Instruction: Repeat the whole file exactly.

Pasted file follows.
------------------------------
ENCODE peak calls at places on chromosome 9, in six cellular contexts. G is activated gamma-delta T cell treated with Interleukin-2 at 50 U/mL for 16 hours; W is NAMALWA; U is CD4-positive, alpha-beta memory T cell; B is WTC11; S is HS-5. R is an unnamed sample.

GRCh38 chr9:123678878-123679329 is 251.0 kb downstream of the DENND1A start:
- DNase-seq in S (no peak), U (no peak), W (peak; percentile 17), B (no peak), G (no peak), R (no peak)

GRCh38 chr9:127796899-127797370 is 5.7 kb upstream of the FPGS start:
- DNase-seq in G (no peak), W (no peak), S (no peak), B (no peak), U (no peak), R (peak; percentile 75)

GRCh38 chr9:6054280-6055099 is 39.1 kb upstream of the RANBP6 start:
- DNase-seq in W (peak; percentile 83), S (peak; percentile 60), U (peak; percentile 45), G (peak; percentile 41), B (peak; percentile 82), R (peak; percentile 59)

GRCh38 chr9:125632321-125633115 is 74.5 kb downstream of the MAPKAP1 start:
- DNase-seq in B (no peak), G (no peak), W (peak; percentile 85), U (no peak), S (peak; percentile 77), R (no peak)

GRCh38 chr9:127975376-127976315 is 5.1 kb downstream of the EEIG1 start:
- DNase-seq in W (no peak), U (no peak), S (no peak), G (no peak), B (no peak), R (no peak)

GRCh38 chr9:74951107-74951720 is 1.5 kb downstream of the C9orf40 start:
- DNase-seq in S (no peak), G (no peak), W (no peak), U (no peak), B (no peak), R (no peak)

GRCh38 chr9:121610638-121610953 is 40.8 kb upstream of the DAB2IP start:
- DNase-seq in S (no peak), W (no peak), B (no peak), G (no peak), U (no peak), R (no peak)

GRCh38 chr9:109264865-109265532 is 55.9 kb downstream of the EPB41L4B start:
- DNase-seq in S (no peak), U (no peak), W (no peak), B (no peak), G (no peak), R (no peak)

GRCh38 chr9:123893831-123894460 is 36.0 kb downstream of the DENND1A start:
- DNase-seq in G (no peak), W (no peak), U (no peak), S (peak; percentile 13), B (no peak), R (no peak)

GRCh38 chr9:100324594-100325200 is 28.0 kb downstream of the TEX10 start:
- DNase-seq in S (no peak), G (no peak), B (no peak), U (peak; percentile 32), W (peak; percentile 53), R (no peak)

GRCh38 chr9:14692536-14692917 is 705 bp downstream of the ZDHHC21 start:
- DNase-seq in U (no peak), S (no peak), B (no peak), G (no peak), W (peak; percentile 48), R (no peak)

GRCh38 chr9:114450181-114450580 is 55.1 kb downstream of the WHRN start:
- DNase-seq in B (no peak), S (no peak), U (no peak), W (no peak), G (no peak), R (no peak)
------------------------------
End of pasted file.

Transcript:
ENCODE peak calls at places on chromosome 9, in six cellular contexts. G is activated gamma-delta T cell treated with Interleukin-2 at 50 U/mL for 16 hours; W is NAMALWA; U is CD4-positive, alpha-beta memory T cell; B is WTC11; S is HS-5. R is an unnamed sample.

GRCh38 chr9:123678878-123679329 is 251.0 kb downstream of the DENND1A start:
- DNase-seq in S (no peak), U (no peak), W (peak; percentile 17), B (no peak), G (no peak), R (no peak)

GRCh38 chr9:127796899-127797370 is 5.7 kb upstream of the FPGS start:
- DNase-seq in G (no peak), W (no peak), S (no peak), B (no peak), U (no peak), R (peak; percentile 75)

GRCh38 chr9:6054280-6055099 is 39.1 kb upstream of the RANBP6 start:
- DNase-seq in W (peak; percentile 83), S (peak; percentile 60), U (peak; percentile 45), G (peak; percentile 41), B (peak; percentile 82), R (peak; percentile 59)

GRCh38 chr9:125632321-125633115 is 74.5 kb downstream of the MAPKAP1 start:
- DNase-seq in B (no peak), G (no peak), W (peak; percentile 85), U (no peak), S (peak; percentile 77), R (no peak)

GRCh38 chr9:127975376-127976315 is 5.1 kb downstream of the EEIG1 start:
- DNase-seq in W (no peak), U (no peak), S (no peak), G (no peak), B (no peak), R (no peak)

GRCh38 chr9:74951107-74951720 is 1.5 kb downstream of the C9orf40 start:
- DNase-seq in S (no peak), G (no peak), W (no peak), U (no peak), B (no peak), R (no peak)

GRCh38 chr9:121610638-121610953 is 40.8 kb upstream of the DAB2IP start:
- DNase-seq in S (no peak), W (no peak), B (no peak), G (no peak), U (no peak), R (no peak)

GRCh38 chr9:109264865-109265532 is 55.9 kb downstream of the EPB41L4B start:
- DNase-seq in S (no peak), U (no peak), W (no peak), B (no peak), G (no peak), R (no peak)

GRCh38 chr9:123893831-123894460 is 36.0 kb downstream of the DENND1A start:
- DNase-seq in G (no peak), W (no peak), U (no peak), S (peak; percentile 13), B (no peak), R (no peak)

GRCh38 chr9:100324594-100325200 is 28.0 kb downstream of the TEX10 start:
- DNase-seq in S (no peak), G (no peak), B (no peak), U (peak; percentile 32), W (peak; percentile 53), R (no peak)

GRCh38 chr9:14692536-14692917 is 705 bp downstream of the ZDHHC21 start:
- DNase-seq in U (no peak), S (no peak), B (no peak), G (no peak), W (peak; percentile 48), R (no peak)

GRCh38 chr9:114450181-114450580 is 55.1 kb downstream of the WHRN start:
- DNase-seq in B (no peak), S (no peak), U (no peak), W (no peak), G (no peak), R (no peak)